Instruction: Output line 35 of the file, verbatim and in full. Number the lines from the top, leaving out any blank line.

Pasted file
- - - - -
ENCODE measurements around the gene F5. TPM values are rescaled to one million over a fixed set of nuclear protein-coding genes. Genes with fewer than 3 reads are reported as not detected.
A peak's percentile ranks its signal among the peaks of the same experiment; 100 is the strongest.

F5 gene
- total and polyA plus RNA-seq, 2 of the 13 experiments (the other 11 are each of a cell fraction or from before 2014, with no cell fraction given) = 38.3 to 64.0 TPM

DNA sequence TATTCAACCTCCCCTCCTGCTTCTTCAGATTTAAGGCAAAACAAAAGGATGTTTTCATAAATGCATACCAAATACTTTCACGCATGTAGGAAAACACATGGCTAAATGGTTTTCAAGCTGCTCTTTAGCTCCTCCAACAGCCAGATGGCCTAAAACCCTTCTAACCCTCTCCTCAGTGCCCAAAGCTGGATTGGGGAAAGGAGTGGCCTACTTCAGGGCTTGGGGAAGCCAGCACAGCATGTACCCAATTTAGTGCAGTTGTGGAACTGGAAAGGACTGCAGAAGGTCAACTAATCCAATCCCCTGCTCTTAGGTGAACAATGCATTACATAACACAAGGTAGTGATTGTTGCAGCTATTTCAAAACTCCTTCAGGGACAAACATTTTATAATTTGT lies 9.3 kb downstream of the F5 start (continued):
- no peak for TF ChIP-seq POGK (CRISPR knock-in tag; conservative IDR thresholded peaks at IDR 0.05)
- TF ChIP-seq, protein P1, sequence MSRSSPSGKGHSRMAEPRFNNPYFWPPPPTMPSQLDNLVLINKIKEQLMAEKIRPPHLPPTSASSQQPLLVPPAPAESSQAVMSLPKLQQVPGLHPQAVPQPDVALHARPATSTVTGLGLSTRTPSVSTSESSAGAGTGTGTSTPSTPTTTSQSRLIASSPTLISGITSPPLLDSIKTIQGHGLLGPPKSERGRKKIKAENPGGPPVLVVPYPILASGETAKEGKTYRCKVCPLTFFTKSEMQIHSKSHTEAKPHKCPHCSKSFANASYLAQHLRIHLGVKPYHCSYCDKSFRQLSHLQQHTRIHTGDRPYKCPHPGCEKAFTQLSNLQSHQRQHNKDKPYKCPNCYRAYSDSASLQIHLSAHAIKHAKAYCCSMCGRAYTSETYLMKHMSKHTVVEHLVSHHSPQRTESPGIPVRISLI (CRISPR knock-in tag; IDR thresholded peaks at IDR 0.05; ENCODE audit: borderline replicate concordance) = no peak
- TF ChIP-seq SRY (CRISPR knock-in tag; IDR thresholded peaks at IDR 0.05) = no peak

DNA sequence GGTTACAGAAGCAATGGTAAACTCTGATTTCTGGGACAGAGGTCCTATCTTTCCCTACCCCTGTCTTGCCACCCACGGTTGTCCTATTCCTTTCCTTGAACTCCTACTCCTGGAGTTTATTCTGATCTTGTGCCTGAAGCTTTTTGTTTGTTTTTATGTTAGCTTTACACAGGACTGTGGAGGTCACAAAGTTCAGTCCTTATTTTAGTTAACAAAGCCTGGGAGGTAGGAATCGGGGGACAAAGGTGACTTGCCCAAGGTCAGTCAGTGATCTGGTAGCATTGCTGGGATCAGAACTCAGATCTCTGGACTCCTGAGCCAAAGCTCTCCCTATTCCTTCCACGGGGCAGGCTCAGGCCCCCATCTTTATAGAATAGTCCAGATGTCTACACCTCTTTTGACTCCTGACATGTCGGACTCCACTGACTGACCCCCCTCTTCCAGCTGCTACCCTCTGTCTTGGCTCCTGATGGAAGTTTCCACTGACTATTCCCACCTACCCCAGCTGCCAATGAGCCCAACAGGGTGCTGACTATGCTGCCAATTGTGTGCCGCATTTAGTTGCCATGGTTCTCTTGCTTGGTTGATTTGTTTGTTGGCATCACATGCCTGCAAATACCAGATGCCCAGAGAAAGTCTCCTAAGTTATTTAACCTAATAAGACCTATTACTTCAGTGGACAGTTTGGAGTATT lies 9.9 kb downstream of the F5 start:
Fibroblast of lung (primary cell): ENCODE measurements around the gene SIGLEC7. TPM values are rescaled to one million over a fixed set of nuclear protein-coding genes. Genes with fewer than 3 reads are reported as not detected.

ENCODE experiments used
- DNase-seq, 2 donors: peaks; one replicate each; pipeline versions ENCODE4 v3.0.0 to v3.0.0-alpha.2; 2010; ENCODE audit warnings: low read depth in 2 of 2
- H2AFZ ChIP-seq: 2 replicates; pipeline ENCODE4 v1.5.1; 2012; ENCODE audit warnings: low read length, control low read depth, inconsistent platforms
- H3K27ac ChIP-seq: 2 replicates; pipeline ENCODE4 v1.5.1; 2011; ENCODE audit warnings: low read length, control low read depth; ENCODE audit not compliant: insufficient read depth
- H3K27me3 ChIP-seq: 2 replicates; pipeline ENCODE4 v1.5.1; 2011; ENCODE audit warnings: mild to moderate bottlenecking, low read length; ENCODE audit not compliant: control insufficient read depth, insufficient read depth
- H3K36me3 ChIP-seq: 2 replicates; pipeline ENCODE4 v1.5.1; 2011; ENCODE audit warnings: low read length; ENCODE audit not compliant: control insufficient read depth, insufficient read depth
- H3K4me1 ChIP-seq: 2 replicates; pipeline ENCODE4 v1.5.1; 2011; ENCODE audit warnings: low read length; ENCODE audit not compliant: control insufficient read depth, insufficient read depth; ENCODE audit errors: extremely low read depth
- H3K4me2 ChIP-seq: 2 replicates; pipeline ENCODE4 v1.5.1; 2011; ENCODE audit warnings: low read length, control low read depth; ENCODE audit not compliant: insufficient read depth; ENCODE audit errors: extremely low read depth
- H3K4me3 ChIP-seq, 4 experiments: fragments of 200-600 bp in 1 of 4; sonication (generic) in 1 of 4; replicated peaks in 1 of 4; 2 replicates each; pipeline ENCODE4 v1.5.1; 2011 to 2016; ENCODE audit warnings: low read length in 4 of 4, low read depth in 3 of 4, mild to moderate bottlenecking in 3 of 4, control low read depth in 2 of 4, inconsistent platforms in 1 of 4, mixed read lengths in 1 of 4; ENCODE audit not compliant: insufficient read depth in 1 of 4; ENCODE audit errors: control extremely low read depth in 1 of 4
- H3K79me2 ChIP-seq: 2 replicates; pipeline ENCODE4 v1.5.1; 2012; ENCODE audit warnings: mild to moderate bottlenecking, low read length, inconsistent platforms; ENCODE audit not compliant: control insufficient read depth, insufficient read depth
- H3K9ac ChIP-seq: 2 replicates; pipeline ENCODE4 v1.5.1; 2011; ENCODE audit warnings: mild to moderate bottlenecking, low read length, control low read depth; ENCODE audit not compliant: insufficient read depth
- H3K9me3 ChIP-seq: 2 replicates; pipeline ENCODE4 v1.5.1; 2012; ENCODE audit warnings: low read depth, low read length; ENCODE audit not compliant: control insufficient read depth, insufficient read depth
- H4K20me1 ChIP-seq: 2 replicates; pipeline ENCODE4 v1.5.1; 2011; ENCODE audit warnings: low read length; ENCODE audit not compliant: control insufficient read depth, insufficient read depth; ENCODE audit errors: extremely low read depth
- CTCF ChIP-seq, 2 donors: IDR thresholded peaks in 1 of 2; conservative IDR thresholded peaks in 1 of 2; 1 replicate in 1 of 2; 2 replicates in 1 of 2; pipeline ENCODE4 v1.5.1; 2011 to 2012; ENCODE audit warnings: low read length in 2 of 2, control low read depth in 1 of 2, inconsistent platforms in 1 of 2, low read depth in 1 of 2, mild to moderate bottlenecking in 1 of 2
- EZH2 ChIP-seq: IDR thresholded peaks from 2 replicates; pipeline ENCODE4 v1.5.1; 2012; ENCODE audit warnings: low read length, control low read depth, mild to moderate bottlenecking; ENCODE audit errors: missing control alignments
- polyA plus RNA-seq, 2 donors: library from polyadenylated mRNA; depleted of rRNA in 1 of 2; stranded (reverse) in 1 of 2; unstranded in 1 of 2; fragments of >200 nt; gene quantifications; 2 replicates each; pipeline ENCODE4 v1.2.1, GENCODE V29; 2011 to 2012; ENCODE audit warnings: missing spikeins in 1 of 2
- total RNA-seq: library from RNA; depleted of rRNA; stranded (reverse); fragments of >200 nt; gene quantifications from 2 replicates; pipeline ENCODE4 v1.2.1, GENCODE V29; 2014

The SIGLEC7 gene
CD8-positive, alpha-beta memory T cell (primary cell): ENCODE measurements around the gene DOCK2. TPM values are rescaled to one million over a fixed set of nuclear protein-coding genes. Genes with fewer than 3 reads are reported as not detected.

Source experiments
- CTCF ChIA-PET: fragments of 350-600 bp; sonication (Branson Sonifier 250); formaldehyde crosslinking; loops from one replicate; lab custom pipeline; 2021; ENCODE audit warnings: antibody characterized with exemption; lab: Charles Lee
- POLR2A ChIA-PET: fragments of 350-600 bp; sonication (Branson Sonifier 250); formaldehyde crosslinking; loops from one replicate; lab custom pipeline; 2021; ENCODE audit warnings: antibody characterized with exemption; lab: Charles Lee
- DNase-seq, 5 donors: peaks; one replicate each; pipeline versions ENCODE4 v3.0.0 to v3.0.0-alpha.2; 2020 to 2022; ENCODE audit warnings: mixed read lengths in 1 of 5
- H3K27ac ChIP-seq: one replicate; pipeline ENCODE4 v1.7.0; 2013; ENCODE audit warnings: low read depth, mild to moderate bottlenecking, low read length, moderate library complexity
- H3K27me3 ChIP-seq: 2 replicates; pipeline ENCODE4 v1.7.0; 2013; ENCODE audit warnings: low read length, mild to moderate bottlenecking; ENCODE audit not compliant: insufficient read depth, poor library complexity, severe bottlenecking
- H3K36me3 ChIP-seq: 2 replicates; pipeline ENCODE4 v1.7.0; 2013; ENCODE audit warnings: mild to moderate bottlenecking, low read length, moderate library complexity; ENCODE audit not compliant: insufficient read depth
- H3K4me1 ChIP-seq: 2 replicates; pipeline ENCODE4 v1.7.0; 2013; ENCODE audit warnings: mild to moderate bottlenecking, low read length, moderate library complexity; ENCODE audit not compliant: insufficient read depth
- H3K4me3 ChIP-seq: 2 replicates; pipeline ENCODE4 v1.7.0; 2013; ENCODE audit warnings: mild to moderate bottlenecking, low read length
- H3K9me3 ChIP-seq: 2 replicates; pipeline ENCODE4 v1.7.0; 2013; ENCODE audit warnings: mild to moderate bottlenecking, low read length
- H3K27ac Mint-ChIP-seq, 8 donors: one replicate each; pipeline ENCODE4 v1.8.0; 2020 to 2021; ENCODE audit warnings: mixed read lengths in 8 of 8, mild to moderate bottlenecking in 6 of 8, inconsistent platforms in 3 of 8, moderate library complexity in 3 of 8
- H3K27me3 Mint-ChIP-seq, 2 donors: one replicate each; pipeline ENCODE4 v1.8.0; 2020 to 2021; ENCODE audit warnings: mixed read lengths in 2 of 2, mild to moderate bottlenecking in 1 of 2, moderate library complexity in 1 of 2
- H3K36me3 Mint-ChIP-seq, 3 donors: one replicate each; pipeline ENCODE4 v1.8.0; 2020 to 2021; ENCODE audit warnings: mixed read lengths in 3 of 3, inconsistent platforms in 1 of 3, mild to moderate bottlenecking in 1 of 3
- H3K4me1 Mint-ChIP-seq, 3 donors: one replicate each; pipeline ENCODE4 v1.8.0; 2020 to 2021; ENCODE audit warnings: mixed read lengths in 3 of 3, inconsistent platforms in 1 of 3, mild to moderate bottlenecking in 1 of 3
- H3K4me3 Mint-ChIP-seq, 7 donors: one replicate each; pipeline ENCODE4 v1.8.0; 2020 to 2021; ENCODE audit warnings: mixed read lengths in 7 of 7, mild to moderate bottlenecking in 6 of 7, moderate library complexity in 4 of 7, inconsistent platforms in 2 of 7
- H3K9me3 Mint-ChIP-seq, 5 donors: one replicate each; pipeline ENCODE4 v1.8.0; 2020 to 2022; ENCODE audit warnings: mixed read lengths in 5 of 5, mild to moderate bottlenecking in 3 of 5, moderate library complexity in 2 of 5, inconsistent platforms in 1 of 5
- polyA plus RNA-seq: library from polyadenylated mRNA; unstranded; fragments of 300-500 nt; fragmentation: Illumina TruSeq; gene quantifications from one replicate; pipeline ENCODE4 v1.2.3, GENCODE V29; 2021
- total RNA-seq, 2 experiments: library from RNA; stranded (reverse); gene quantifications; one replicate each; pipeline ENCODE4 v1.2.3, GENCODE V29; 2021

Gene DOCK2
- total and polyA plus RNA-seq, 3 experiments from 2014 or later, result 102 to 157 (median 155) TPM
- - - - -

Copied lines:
- H3K27me3 ChIP-seq: 2 replicates; pipeline ENCODE4 v1.7.0; 2013; ENCODE audit warnings: low read length, mild to moderate bottlenecking; ENCODE audit not compliant: insufficient read depth, poor library complexity, severe bottlenecking